There are some systemic risks out there with the ability to blow up, and they’re interesting if you’re like me, a context person.
The first is Europe, or, more specifically the European Union.
Christine Lagarde will replace Mario Draghi as the head of the European Central Bank later this year. It is clear that the Super Mario was unsuccessful in resolving banking issues stemming from the 2008 financial crisis (just look at the stock performance of European banks since then). He just “papered over” the problems by pumping huge amount of liquidity into the markets.
The Americans call it: “kicking the can down the road.”
I am not sure if Mrs. Lagarde fully realizes what is she walking into, but the European elites seem to think that there is still some road available to kick the can further down, hence her appointment. She is a lawyer without any real world banking experience (give it to Draghi, he is an ex Goldman Sachs banker).
The problem with lawyers is that they think that to solve a problem all you need to do is enact a new law, which then the people have to follow.
The thing with bankers is – they know that this is not how the real life works.
So, Europe is in a holding mode for now, brewing persistently, but the one region that is definitely not is South-East Asia – political events there are clearly accelerating.
Just last week, not only did president Trump meet with the North Korean leader Kim Jong Un (whom he refers to casually as the Rocket Boy) for the second time, but the meeting took place in the DMZ, making Trump the first sitting American leader to cross into North Korean territory proper. Their nuclear program is nothing less than a quest for survival for the country – its neighbors have it (Russia, China) or are capable to have it within short time (Japan, South Korea). It appears that what is being negotiated is letting the program continue, but without intercontinental missile carrying capacity. Notice that with this swift move, president Trump drop-kicked the North Korean nuclear problem on the laps of its neighbors, taking the US of A out of the fight.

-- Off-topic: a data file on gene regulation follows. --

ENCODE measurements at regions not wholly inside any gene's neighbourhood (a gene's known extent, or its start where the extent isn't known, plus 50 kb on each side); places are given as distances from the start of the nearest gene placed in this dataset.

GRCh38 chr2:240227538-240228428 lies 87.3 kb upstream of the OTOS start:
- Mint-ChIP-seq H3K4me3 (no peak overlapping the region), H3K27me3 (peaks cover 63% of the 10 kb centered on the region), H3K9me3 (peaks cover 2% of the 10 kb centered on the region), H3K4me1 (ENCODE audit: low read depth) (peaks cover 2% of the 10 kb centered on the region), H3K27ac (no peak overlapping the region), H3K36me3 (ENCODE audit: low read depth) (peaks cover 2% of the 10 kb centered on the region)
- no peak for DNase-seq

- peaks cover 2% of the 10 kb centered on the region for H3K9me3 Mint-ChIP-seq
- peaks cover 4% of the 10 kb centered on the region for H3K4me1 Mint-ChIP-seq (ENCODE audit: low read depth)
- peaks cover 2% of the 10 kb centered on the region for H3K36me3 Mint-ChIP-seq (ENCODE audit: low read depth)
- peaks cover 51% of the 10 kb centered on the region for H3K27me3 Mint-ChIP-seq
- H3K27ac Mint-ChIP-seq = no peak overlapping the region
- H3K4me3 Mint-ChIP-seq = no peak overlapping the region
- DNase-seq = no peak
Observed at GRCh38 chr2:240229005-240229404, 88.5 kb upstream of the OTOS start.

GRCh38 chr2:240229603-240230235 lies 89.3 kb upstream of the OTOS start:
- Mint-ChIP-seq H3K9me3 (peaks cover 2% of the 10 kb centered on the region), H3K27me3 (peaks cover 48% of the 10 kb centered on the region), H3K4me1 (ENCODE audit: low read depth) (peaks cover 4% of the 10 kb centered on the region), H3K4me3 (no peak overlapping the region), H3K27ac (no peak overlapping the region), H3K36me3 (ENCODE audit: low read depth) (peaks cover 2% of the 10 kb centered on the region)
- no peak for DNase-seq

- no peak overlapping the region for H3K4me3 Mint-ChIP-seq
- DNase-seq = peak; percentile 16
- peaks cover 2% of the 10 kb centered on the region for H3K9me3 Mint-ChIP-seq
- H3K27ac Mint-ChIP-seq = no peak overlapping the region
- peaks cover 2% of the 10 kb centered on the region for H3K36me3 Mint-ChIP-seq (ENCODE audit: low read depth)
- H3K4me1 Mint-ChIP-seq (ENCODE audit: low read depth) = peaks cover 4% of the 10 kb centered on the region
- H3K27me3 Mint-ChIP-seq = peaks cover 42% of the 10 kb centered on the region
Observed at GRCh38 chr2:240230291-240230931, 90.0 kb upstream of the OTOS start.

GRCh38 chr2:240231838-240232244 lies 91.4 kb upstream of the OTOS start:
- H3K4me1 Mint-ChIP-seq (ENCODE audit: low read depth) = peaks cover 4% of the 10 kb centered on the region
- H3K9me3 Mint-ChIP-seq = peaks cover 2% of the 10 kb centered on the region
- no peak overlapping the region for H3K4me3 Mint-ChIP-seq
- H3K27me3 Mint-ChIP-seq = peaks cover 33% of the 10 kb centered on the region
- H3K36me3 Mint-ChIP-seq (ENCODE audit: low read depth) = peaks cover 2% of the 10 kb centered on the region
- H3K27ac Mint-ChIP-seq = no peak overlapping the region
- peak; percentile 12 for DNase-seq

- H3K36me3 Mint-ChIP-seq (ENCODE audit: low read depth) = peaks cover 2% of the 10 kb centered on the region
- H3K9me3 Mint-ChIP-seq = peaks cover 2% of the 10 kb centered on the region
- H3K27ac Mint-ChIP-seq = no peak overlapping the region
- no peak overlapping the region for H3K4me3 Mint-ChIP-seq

Now have a look at China – it’s history shows that it never unites for long. Some countries unite well, like Germany, some not so well, like Italy, but to keep China united usually requires some ammunition.
There are three major problems that China is facing at the moment – first, their economy was built for a world that is going away, never to come back. Second, there is no way to replace the foreign markets with domestic consumption due to terrible demographics and the fact that China (except for coastal cities in the east) really is a poor country.
The third issue is this – the Chinese government has been pumping money into their economy with the goal to guarantee employment, so that people don’t protest, and the hell with profit margins. These are loans that are not repayable, the amounts are staggering, and they know full well that they’re entering the end of the road.
Now enter Hong Kong, the real flashpoint.
A step back in time: the British seized the city, located in the delta of Pearl River, to exploit local labor and to control the trade.
When China itself started exploiting cheap labor, the reason for existence for HK changed to financial and logistic hub. It was then, when the Chinese government negotiated with Margaret Thatcher the return of the city to China. She gave in, however, it was agreed that over the next 50 years (until 2047) Hong Kong would be an independent democracy.
Give it to her: she was good.
What followed is what the Chinese call One Country – Two Systems.
They tolerated the situation as long as the economy was booming.
With the output now in the plateau mode at best, trade wars, supply lines security disruptions, internal tensions; we’re into a new reality.
In short – China will not allow Hong Kong to be independent anymore, the protests will be crushed, and the city will be folded into China.
This is the end of Hong Kong as we know it, and hopefully it will go down with a just whisper, but I wouldn’t put my money on it.